With the introduction of the Surface 2 and Surface Pro 2 earlier this week, Microsoft COrp. has introduced the concept of “blades,” a new class of plug-in peripherals for its tablets. Many of the initial accessories in this category are basic or consumer extensions, adding to its line of keyed or keyless keyboards and introducing the “Remix Cover” for DJs to ply their craft on the tablets.
Others — for example, a docking station for the Surface Pro — carry more business connotations. The addition of a keyboard cover with a built-in battery will likely make many those using Surface, particularly the more power-hungry Pro version, cheer. But that doesn’t stop ZDNet’s Mary Jo Foley from dreaming up more business-centric “blades” for Microsoft’s flagship Windows device, and comments on her piece suggest a variety of extensions to Surface tablets that would make them more appealing with business users.
But can these blade extensions make the tablet a more integral part of business solutions, not just a hip tech toy that stars in mobility and status appeal, but lacks the ability to differentiate itself in a business environment?
We’re already seen the power of tablet expandability through purpose-made accessories. Since its launch of its ElitePad Windows 8-based tablet, Hewlett-Packard Co. has made a variety of “jackets” to extend the product’s capabilities. A lot of the early jackets are the no-brainer connections: HP’s Productivity jacket turns the ElitePad into a convertible notebook, adding a keyboard and some additional ports; the Expansion jacket adds ports and support for external batteries; and a docking station uses the same connection point to put the tablet to work in a desktop environment.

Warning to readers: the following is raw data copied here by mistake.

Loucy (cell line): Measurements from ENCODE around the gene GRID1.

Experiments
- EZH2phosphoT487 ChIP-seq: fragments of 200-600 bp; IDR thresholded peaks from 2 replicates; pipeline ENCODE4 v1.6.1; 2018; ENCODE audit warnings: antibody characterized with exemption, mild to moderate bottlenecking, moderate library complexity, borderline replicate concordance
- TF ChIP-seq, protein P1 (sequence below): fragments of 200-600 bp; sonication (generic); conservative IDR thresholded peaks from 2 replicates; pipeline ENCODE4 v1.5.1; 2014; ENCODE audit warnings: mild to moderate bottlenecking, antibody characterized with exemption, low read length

None of this is new territory for tablets. The ability to add a keyboard or additional ports, or to connect a tablet to a desktop monitor, keyboard and mouse has been around for some time, mostly from third parties and kludgy connections. Specialty SKUs from specialty vendors have been long been available for POS-ready tablets and those with greater baked-in security.
But HP’s Jackets and Microsoft’s Blades allow channel partners to present an option that is elegant, is designed to work together and solves real business challenges. Design is important: A solution that gains functionality at the expense of core tablet expectations will be more a hindrance than an enabler — one reason vendor designs may be preferable to third-party solutions.
Such extensions entrench the tablet as part of the broader solution, whether the actual tablet hardware is purchased as part of the solution sale or from the customer’s site as a BYOD-style employee purchase. It may allow solution providers to manage out-of-control mobile adoption by the employees of their business customers, making those devices a useful and meaningful part of specific business opportunities.
And if, when a long day of ringing up credit card transactions in the store is done, a table sheds its second skin and is a great device for surfing the Web or playing a little Angry Birds, all the better. All work and no play makes tablets dull devices.